Cap and Ban
The front page of USA Today claims: "President Obama's attempt to use the Gulf of Mexico oil spill to help propel comprehensive energy legislation has failed." Don't believe it for a second. On Monday the Obama administration reissued a ban on offshore oil drilling in the gulf after federal courts twice invalidated the first ban, calling it "arbitrary and capricious." The new ban is, if anything, more restrictive than the first, thus guaranteeing even more job losses for the already devastated Gulf region. Meanwhile, Majority Leader Harry Reid (D-NV) is set to introduce a bill that will cap greenhouse gas emissions from power plants. Taken together, the President's Cap and Ban approach to energy policy will accomplish exactly what he set out to do from the very first day he was sworn into office: decrease the amount of carbon the U.S. economy emits by drastically increasing the cost of energy.
The mechanism Sen. Reid will use to cap carbon emissions is Sen. Jeff Bingaman's (D-NM) renewable electricity standard (RES) legislation (the American Clean Energy and Security Act), which caps carbon from power plants by forcing them to produce a growing percentage of the electricity they produce from government-approved renewable energy sources every year. This is essentially cap and trade but without the trade. If these new renewable energy sources were actually cost effective, there would be no need to mandate them. Cost-minimizing firms would adopt the technology on their own to stay competitive. But renewable energy is not cost-effective. It is significantly more expensive than traditional fuels, hence the need for the government mandates which will raise everyone's energy costs. The ultimate victim of these higher energy prices will be you the consumer and the American economy.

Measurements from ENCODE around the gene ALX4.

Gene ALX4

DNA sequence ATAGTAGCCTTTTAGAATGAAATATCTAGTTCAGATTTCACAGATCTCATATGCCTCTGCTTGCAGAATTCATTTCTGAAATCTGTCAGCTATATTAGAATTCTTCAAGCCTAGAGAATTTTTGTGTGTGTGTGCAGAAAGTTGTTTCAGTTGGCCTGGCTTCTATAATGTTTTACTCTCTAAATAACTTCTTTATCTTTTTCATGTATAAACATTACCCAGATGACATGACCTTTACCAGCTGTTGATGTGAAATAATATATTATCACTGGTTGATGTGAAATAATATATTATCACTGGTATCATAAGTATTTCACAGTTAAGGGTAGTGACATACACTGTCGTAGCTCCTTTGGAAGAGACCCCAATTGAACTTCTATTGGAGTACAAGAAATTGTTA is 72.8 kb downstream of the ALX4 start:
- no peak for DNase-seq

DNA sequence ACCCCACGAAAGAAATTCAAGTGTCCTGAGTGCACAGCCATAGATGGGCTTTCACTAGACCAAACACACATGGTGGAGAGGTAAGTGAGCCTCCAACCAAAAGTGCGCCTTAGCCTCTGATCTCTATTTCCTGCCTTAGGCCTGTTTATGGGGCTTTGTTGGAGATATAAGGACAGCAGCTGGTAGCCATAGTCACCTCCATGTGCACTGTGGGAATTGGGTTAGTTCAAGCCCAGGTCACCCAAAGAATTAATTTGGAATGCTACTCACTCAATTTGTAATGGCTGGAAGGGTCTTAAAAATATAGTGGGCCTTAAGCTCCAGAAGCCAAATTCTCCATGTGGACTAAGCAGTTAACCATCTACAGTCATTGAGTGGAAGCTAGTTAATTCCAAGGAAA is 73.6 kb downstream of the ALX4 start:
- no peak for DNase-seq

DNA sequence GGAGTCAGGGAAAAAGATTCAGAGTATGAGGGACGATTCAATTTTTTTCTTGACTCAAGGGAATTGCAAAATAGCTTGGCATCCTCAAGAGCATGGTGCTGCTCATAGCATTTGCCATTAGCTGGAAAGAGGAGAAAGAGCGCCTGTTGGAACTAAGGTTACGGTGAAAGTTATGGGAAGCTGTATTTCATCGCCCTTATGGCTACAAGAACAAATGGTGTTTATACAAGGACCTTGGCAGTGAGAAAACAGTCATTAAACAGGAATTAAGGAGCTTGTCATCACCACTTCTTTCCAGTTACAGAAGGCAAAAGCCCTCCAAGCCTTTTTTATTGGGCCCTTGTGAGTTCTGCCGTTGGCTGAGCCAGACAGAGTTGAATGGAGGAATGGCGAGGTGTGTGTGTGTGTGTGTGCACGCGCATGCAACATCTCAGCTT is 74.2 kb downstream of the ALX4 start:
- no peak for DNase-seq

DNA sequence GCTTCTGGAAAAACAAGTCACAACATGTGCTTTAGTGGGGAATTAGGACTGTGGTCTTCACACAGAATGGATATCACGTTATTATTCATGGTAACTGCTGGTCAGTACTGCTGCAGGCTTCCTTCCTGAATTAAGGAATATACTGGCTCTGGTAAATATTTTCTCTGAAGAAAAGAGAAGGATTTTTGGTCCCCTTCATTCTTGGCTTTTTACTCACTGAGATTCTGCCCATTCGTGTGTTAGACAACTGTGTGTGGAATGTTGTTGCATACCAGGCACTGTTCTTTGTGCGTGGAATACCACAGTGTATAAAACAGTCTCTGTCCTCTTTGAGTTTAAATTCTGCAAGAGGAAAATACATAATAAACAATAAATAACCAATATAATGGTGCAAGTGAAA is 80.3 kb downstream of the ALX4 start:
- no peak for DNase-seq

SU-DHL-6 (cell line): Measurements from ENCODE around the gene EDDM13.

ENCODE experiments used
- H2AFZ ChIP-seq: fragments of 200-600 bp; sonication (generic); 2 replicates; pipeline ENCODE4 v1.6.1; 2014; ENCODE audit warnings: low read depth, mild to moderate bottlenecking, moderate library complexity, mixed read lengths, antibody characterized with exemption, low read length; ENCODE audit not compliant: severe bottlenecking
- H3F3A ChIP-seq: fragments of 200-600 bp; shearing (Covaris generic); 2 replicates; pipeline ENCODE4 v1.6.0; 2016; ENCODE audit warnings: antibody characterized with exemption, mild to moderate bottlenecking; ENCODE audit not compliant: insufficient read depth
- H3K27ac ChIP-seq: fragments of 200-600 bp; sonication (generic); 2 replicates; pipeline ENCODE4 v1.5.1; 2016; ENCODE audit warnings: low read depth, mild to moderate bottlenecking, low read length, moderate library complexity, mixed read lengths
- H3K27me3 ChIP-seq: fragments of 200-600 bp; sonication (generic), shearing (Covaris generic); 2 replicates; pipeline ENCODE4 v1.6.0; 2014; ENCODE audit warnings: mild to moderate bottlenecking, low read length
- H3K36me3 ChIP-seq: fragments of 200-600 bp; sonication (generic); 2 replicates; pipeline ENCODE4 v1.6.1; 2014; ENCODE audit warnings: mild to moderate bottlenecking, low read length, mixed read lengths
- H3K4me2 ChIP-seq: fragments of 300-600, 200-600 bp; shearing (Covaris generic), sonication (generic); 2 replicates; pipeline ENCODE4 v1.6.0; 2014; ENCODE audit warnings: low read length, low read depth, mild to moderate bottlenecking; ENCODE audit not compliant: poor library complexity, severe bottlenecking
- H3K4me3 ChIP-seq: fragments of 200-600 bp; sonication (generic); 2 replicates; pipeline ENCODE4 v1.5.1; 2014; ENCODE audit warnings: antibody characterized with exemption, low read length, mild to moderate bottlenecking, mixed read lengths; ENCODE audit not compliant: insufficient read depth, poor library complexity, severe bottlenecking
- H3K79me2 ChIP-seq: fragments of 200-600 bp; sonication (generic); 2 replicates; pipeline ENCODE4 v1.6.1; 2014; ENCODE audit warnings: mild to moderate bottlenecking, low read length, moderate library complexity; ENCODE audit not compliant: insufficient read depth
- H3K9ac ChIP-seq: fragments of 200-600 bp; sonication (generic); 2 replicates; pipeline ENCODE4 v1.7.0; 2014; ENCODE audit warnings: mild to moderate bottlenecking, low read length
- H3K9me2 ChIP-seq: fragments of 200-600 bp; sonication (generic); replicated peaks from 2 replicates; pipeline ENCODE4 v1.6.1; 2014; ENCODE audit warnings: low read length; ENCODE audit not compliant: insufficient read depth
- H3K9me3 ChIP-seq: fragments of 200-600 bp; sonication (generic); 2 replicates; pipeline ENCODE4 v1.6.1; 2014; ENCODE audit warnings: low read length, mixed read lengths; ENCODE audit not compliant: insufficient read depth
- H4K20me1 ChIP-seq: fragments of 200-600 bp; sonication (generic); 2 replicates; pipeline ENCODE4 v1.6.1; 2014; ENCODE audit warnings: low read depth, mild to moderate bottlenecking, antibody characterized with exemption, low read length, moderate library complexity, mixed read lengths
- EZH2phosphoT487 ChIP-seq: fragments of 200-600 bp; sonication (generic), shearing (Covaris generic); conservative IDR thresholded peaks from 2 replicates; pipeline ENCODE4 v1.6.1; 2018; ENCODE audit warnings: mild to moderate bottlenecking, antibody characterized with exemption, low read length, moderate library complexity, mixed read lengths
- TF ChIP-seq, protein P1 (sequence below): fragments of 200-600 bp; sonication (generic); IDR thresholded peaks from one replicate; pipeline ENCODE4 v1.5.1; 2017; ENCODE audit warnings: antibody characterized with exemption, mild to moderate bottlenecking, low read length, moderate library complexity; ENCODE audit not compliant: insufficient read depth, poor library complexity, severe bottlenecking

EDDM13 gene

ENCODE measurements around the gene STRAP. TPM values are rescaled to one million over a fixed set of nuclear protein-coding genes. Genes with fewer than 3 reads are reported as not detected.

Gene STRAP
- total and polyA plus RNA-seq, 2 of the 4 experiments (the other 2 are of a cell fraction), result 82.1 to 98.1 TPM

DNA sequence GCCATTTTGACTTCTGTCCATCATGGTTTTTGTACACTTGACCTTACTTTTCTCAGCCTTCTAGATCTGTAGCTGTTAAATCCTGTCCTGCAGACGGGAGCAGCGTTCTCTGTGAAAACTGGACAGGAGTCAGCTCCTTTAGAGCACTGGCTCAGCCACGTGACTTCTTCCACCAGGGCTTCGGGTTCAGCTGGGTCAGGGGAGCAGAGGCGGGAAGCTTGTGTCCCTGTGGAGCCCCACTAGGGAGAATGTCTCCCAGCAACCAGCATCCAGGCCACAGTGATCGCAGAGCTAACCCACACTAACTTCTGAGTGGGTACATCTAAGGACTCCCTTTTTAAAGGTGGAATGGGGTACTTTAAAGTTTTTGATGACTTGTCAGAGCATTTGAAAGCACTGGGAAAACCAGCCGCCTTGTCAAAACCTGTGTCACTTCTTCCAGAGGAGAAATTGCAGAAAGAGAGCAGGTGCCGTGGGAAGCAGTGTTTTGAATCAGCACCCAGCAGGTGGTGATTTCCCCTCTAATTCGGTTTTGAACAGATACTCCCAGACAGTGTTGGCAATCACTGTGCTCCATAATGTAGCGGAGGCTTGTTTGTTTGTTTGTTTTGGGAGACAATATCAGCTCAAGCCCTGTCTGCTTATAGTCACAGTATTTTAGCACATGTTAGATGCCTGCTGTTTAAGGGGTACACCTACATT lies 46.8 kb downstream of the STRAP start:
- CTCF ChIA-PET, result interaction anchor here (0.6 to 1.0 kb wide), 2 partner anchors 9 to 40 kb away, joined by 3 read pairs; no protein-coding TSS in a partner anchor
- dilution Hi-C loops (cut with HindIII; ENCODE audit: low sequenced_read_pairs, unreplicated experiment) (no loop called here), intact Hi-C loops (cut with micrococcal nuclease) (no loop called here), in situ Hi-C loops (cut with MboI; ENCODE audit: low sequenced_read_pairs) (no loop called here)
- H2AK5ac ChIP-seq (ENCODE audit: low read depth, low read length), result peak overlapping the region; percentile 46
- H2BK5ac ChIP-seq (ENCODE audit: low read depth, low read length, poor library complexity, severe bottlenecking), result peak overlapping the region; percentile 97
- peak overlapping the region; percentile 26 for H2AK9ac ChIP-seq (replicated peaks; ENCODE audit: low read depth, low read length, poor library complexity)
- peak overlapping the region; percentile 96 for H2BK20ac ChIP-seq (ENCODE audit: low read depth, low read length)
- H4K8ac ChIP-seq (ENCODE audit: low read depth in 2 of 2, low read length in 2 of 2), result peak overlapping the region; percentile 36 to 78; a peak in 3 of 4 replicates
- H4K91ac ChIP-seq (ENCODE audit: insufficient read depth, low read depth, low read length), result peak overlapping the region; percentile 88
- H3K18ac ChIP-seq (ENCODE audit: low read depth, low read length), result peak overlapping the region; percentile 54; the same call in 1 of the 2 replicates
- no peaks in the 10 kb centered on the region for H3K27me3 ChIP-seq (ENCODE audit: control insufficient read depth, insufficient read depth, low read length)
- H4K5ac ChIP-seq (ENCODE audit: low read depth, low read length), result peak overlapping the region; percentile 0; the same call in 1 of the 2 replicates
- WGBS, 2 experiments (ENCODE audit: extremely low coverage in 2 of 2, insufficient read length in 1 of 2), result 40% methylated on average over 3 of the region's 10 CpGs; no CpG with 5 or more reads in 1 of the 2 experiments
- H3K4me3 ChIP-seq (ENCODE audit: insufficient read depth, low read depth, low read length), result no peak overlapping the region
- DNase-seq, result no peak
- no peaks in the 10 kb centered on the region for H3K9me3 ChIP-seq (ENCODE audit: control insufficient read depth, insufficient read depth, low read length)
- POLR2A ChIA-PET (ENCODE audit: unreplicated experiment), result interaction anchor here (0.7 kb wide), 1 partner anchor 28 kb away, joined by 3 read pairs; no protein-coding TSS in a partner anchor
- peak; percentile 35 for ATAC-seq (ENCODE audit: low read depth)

Taking the full cost of wind and other renewables into account, the Heritage Foundation's Center for Data Analysis has found that an RES would: 1) raise electricity prices by 36 percent for households and 60 percent for industry; 2) cut national income (GDP) by $5.2 trillion between 2012 and 2035; 3) cut national income by $2,400 per year for a family of four; 4) reduce employment by more than 1,000,000 jobs; and 5) add more than $10,000 to a family of four's share of the national debt by 2035.
And that is just the "cap" half of President Obama's Cap and Ban approach. The first Obama oil-drilling ban already caused some oilrigs to leave U.S. waters entirely. The threat of a second moratorium effectively created a de facto oil drilling ban and, even if they lose in court, the Obama Interior Department can further the de facto moratorium "through tough new safety regulations and by extending the time it takes to review drilling applications." Studies show that more than 200,000 jobs are tied to the offshore drilling industry and 35,000 workers are directly involved each day when the rigs are in use. The American Petroleum Institute forecasts that if the drilling ban continues, more than 120,000 jobs could be lost in the Gulf Coast and key resources abandoned or moved elsewhere.
Worse, CNN reports that shallow water drillers say the Obama administration has not issued any permits since April 20, effectively creating a stealth ban on all offshore drilling. Heritage analyst David Kreutzer has crunched the numbers and found that a full Obama administration ban on all offshore drilling would be absolutely devastating to the U.S. economy. Between now and 2035, an offshore drilling ban would: 1) reduce GDP by $5.5 trillion; 2) reduce job growth by more than 1 million jobs by 2015 and more than 1.5 million jobs by 2030; and 3) increase the total expenditures for imported oil by nearly $737 billion.
After listening to locals testify about the economic catastrophe President Obama's energy policies are already creating in the Gulf, former Democratic Sen. Bob Graham said he was disturbed by a "disconnect between Washington and the Gulf region about the sense of urgency needed." There certainly is a disconnect between Washington and the rest of America. At a time of 9.5% unemployment, now is not the time to be inflicting costly Cap and Ban energy policies on the U.S. economy.
Reprinted with permission from The Heritage Foundation
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